Pretty much everyone who was alive at the time remembers the 9/11 attacks, when terrorists crashed planes into the World Trade Center, the Pentagon and a field in Pennsylvania. But how many remember another terrorist attack that began just weeks later, killing five people and sickening 17?
Letters containing anthrax were mailed to victims in New York, Florida, and Washington D.C. — including the offices of two U.S. senators. And the crimes weren’t solved until almost seven years later.
The National Geographic Channel retells the tale in “The Hot Zone: Anthrax,” a six-part limited series that delves into what happened and what went wrong with the investigation. (Episodes premiere in three two-hour blocks on Sunday, Monday and Tuesday at 7 and 8 p.m.) It’s shocking on multiple levels — that anyone could’ve done this, that the culprit could’ve gone unpunished for so long, that the FBI’s investigation was so flawed.
And “The Hot Zone: Anthrax” is surprising for something that has nothing to do with the actual events — Daniel Dae Kim is cast in the lead.
Kim’s acting credits go back 30 years. He’s had recurring or co-starring roles in TV series that include “Hawaii Five-0,” “Lost,” “ER,” “24,” “Angel,” “Star Trek: Enterprise,” “The Good Doctor” and “New Amsterdam” — in addition to dozens of film roles and TV guest appearances. Almost 90 credits altogether.
But he has never been cast as the lead in anything. Until now. His character in “The Hot Zone: Anthrax,” FBI special agent Matthew Ryker, leads the investigation. Fights to keep it on track. He’s a composite of several real-life FBI agents. But what makes him unique on TV is that he’s Asian American.
“The fact we are in 2021 and we’re telling a story about 2001 … with a lead investigator who looks like me is probably something that would not have happened even in 2001,” Kim said. “I think it’s a sign of progress and it’s a testament to our producers and everyone associated with the show who are making decisions that they thought an Asian American face could represent the face of the FBI.”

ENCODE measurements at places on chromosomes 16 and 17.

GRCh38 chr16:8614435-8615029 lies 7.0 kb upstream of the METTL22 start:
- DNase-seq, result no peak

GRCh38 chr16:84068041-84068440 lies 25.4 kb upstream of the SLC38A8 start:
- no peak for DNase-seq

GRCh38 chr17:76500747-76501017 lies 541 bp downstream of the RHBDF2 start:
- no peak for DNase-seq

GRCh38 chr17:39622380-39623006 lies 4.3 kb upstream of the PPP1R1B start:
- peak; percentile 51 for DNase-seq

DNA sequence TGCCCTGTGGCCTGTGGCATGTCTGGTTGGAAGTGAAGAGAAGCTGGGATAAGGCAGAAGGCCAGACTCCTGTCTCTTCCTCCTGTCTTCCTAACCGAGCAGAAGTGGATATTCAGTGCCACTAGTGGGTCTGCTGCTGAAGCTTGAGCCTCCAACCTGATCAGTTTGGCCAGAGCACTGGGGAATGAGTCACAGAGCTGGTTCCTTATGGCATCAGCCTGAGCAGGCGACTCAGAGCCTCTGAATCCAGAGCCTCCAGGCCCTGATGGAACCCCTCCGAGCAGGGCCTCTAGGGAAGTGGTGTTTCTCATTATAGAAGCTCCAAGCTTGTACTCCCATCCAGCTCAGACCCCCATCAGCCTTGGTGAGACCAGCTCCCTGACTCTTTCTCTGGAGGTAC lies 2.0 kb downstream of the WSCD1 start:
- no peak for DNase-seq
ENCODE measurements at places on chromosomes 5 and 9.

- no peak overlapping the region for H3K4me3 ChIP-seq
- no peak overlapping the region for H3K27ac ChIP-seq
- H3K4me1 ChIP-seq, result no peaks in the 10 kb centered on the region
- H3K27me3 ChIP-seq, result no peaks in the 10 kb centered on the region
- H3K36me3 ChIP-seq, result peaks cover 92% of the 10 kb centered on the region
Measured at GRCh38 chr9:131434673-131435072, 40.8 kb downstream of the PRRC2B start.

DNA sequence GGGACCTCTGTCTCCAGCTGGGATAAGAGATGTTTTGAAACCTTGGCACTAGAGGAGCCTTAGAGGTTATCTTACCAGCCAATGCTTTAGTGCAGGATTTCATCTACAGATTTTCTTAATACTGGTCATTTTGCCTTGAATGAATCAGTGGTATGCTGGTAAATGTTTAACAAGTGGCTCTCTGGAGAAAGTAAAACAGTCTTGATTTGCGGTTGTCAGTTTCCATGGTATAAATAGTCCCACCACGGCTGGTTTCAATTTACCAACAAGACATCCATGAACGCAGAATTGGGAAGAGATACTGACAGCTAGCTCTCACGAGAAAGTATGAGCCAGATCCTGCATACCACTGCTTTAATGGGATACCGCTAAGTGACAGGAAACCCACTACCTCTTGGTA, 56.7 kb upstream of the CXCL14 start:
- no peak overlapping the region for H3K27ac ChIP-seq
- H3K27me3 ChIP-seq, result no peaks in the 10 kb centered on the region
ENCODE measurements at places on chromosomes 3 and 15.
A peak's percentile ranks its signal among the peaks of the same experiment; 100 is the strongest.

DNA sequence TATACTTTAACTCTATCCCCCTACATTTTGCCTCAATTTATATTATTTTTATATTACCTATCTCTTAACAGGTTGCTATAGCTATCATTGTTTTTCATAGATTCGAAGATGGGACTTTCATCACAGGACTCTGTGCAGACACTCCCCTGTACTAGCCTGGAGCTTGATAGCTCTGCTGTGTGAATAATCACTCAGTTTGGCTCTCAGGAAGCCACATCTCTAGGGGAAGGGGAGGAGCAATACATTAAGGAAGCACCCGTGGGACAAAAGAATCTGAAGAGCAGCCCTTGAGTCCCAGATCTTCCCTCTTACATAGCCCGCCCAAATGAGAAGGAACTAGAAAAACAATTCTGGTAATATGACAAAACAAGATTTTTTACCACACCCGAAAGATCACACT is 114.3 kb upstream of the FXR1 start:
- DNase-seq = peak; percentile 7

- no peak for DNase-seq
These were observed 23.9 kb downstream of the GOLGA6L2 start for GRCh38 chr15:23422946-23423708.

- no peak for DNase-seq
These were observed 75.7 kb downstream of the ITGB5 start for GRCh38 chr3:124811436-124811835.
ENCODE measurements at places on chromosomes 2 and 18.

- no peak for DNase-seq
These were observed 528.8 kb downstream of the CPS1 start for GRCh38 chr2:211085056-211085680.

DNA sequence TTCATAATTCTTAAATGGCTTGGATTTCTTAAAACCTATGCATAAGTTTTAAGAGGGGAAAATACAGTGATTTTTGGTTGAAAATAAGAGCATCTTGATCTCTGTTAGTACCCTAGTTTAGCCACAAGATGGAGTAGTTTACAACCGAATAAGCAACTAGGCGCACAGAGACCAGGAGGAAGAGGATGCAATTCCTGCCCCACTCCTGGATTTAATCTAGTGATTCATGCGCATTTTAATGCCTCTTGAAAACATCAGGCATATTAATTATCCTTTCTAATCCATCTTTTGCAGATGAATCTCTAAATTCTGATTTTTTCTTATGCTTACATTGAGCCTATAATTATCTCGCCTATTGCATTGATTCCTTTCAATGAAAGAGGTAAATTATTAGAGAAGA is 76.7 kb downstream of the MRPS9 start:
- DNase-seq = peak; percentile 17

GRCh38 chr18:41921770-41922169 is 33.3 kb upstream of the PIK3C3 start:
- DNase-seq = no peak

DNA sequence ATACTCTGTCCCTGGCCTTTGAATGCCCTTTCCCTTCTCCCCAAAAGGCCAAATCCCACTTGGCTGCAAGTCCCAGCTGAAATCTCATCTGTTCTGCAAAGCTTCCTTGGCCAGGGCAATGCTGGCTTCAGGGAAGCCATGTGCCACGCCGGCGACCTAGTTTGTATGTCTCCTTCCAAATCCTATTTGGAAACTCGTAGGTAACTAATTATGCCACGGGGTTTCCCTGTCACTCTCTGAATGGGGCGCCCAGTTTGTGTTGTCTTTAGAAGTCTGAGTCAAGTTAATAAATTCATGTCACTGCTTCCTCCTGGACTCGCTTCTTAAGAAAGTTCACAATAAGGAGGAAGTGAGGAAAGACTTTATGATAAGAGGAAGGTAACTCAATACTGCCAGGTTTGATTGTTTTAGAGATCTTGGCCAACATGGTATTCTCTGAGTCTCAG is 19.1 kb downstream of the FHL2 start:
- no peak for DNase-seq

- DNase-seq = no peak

It might not sound like much, but it’s a huge thing. Particularly because the character didn’t have to be Asian — it could have been cast with an actor of any ethnic background. And, in the past, those roles have primarily gone to white actors.
Kim said that his acting career has been both “very common” and “unique.” All actors struggle, and few succeed.
“There’s a saying that always stuck with me that I heard when I started acting, which is — there’s no room for you in show business, you have to make room,” he said. “There’s no shortage of actors right now on this planet, and especially in America, and so no one needs you. You’re another face that has to kind of muscle into an industry where you have to prove that you’re valuable in some way, shape or form.”
Like other young, struggling actors, he did “showcases for nothing.” He got paid $15 to appear in a play reading “and then maybe get some free muffins at the end of the night.” He would “act in anyone’s short film” to get himself on film.
The only “real difference” is that “there were fewer opportunities for Asian Americans; it was a significant kind of demarcation point in my career.”
During pilot seasons, his white actor friends were getting “three to four auditions a day.” In 2004, the year he was cast in “Lost,” “I had three auditions that entire year.”
He’s not complaining. Kim has built a hugely successful career and has worked steadily for decades. But it says a lot more about the industry than it does about him that he got his first lead role at the age of 53.
This couldn’t have finally happened to a nicer guy. I’ve interviewed Kim with some frequency over the years, and he’s always been great. Even when he was asked about his decision to leave “Hawaii Five-O” after Season 7 because CBS and the show’s producers refused to give him and Grace Park pay equity with the show’s white actors.
He didn’t complain. Kim simply said it was about his own self respect. I admired him then. I admire him now.
In one of the most fun/embarrassing things I’ve done in the three-plus decades I’ve written about TV, I was an extra in a scene with Kim in the 1999 series “Crusade,” a spinoff of “Babylon 5.” I don’t remember a lot of details — and they made me take off my glasses, so I couldn’t really see what was happening — but I do remember Kim being friendly. And he didn’t know that my TV critic pal and I weren’t just two more extras, who are extremely low on the TV totem pole.
Twenty years later, when I interviewed him as an executive producer of “The Good Doctor,” Kim was genuinely interested when I mentioned the “Crusade” thing to him. And he called my TV critic pal/former fellow extra over to talk to him about it, too. I can say without reservation that that doesn’t always happen when you’re interviewing actors.
I’m glad he got the lead in “The Hot Zone: Anthrax.” He’s very good in it. Hopefully, it will open the eyes of a few more casting departments.